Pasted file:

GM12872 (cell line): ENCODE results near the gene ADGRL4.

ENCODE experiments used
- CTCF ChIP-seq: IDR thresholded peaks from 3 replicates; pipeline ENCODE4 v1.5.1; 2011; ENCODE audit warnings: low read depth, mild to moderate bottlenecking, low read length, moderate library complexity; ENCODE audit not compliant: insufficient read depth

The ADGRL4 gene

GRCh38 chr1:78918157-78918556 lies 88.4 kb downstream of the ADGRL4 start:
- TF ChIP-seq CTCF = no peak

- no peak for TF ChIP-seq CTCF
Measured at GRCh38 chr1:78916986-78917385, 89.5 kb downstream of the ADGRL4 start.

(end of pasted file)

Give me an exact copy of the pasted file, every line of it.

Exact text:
GM12872 (cell line): ENCODE results near the gene ADGRL4.

ENCODE experiments used
- CTCF ChIP-seq: IDR thresholded peaks from 3 replicates; pipeline ENCODE4 v1.5.1; 2011; ENCODE audit warnings: low read depth, mild to moderate bottlenecking, low read length, moderate library complexity; ENCODE audit not compliant: insufficient read depth

The ADGRL4 gene

GRCh38 chr1:78918157-78918556 lies 88.4 kb downstream of the ADGRL4 start:
- TF ChIP-seq CTCF = no peak

- no peak for TF ChIP-seq CTCF
Measured at GRCh38 chr1:78916986-78917385, 89.5 kb downstream of the ADGRL4 start.